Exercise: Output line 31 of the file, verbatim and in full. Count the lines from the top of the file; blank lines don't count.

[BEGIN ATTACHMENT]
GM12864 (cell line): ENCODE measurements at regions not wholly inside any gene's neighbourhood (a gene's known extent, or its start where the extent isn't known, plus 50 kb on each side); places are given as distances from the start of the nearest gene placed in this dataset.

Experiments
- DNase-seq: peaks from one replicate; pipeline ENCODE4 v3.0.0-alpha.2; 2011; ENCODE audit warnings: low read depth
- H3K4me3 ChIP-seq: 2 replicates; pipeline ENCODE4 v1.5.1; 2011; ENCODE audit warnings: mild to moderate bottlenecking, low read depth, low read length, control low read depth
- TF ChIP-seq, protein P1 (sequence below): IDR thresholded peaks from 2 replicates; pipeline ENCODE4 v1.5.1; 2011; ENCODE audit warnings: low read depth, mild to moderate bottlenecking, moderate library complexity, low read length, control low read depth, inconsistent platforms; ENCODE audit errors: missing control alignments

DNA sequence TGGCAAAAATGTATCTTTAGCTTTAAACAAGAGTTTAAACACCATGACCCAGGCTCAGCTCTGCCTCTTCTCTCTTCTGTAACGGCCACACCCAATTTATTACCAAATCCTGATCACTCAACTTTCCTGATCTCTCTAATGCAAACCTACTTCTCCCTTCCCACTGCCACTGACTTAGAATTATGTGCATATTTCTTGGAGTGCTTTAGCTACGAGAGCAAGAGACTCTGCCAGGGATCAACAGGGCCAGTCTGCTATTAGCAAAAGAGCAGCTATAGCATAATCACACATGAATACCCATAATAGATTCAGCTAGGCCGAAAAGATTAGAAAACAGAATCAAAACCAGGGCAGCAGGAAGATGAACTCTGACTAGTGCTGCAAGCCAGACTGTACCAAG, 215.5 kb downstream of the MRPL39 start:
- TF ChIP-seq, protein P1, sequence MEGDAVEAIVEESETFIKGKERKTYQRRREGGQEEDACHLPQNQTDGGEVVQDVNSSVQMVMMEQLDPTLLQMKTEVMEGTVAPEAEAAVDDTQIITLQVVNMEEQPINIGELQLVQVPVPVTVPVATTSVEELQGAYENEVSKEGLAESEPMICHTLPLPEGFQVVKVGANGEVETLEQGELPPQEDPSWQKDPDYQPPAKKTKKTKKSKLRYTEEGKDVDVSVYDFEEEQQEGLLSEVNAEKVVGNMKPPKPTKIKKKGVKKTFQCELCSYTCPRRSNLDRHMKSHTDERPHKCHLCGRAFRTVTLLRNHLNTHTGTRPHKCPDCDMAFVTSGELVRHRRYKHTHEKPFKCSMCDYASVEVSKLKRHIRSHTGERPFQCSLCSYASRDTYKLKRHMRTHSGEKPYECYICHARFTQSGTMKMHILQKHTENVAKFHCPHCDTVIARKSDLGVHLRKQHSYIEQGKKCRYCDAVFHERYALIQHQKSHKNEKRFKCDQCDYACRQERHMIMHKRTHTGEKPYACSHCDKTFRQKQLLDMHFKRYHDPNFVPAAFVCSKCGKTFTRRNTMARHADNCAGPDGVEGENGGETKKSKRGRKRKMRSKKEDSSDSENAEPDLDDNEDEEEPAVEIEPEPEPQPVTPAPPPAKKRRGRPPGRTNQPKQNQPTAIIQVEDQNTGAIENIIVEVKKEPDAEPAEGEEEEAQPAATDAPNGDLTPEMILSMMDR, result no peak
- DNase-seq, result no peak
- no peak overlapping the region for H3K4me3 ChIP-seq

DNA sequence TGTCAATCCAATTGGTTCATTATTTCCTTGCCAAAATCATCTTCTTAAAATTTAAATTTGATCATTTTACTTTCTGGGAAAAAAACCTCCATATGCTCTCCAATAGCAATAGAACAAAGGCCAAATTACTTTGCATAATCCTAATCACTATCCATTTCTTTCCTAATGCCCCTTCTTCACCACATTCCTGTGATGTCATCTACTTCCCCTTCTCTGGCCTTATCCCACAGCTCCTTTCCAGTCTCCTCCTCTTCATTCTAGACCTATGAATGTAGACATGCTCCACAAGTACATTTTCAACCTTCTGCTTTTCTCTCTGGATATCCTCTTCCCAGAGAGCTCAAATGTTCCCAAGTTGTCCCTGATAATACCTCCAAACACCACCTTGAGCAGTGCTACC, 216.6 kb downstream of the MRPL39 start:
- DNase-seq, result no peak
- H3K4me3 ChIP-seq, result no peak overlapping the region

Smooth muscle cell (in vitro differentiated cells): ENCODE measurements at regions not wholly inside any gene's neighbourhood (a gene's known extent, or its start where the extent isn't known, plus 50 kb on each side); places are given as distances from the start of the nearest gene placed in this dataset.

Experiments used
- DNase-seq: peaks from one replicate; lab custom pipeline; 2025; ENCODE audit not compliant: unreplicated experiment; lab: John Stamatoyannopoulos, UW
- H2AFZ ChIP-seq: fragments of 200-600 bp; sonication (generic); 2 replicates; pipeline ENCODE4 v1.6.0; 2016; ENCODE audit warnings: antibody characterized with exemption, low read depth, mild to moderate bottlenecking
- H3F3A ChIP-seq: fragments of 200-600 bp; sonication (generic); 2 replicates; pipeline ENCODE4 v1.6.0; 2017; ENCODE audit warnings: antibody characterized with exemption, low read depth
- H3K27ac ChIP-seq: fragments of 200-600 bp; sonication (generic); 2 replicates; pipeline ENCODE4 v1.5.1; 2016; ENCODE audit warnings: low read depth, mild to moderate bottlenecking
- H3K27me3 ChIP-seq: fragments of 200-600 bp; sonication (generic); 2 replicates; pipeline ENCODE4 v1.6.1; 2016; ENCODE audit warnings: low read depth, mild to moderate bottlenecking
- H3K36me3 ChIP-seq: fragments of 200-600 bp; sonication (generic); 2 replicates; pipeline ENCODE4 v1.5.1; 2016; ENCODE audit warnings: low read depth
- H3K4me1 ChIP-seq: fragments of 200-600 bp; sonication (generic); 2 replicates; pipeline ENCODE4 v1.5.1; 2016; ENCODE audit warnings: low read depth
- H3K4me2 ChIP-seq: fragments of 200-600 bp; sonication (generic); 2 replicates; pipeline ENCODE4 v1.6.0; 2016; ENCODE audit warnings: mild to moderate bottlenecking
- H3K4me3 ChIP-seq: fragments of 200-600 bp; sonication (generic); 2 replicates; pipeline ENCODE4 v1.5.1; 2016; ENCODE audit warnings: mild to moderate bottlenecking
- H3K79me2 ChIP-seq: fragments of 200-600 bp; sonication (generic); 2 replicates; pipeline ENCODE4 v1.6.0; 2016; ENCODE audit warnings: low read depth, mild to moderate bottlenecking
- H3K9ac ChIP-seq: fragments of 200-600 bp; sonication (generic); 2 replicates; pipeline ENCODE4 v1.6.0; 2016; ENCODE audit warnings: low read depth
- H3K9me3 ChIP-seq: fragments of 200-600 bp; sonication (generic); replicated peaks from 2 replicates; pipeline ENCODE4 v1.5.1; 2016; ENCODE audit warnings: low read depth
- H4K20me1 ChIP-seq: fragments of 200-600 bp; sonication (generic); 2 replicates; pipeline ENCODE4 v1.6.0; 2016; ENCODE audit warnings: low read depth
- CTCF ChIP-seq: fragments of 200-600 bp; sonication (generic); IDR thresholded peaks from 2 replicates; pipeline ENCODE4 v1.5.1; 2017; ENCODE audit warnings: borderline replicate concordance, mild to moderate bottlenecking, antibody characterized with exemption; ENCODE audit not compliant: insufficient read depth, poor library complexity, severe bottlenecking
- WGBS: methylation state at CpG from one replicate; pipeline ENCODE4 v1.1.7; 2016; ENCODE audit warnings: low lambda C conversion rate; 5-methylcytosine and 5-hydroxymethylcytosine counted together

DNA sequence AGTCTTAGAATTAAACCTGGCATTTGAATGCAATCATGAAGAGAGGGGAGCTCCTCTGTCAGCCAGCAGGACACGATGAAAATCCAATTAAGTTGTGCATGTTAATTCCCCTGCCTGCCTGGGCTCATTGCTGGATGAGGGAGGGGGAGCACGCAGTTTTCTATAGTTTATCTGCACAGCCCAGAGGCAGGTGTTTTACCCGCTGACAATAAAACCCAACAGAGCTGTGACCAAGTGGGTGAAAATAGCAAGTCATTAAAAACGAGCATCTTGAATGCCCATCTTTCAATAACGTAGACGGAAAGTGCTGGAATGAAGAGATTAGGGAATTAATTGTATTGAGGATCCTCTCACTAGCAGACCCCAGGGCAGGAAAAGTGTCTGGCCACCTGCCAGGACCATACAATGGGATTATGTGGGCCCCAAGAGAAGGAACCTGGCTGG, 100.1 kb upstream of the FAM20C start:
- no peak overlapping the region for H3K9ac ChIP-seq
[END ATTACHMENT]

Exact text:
- no peak overlapping the region for H3K9ac ChIP-seq